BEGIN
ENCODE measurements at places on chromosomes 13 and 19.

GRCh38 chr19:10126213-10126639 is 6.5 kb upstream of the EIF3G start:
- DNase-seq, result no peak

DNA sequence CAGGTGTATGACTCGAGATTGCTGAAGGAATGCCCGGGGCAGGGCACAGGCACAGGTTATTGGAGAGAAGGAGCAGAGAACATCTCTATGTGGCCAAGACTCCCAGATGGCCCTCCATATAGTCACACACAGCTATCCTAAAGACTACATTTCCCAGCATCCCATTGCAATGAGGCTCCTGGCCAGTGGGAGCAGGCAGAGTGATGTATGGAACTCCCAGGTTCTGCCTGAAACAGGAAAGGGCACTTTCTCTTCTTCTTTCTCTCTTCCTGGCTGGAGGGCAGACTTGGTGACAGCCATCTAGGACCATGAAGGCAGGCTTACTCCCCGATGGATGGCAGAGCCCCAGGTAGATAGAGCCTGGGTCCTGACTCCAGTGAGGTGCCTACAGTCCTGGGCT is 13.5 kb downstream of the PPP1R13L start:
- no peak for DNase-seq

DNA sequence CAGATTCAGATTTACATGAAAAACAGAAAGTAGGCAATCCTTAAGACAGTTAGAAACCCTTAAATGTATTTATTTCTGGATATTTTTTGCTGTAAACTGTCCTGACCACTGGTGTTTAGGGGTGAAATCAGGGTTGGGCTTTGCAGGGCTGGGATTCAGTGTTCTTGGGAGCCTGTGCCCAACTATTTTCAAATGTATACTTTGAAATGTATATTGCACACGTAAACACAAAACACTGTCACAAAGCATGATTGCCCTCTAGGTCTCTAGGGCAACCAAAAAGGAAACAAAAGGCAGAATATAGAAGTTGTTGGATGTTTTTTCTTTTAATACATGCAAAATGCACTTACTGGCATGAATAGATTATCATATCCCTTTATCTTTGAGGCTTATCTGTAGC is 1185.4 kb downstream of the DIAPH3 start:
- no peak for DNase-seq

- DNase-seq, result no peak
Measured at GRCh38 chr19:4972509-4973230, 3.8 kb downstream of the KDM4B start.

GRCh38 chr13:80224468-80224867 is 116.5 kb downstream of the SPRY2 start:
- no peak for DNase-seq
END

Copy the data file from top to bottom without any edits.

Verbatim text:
ENCODE measurements at places on chromosomes 13 and 19.

GRCh38 chr19:10126213-10126639 is 6.5 kb upstream of the EIF3G start:
- DNase-seq, result no peak

DNA sequence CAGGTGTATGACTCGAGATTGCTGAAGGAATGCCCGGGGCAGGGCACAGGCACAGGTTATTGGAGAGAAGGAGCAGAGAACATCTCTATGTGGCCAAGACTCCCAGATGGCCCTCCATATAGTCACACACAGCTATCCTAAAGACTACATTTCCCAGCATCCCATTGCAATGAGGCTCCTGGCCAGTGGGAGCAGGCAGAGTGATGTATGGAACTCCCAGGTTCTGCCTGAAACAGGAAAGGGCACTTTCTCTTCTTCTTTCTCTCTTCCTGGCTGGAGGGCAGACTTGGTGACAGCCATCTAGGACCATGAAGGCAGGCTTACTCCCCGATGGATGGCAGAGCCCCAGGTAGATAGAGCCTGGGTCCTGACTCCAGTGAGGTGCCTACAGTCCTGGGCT is 13.5 kb downstream of the PPP1R13L start:
- no peak for DNase-seq

DNA sequence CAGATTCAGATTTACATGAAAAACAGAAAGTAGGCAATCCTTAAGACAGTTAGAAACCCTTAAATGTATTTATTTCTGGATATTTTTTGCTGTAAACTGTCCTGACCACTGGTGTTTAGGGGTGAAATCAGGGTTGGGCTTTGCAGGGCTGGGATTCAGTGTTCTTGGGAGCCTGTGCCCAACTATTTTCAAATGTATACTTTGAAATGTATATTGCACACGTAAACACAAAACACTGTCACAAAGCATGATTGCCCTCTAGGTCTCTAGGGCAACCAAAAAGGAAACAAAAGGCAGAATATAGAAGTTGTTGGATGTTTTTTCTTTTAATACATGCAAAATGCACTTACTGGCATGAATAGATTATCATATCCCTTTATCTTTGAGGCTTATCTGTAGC is 1185.4 kb downstream of the DIAPH3 start:
- no peak for DNase-seq

- DNase-seq, result no peak
Measured at GRCh38 chr19:4972509-4973230, 3.8 kb downstream of the KDM4B start.

GRCh38 chr13:80224468-80224867 is 116.5 kb downstream of the SPRY2 start:
- no peak for DNase-seq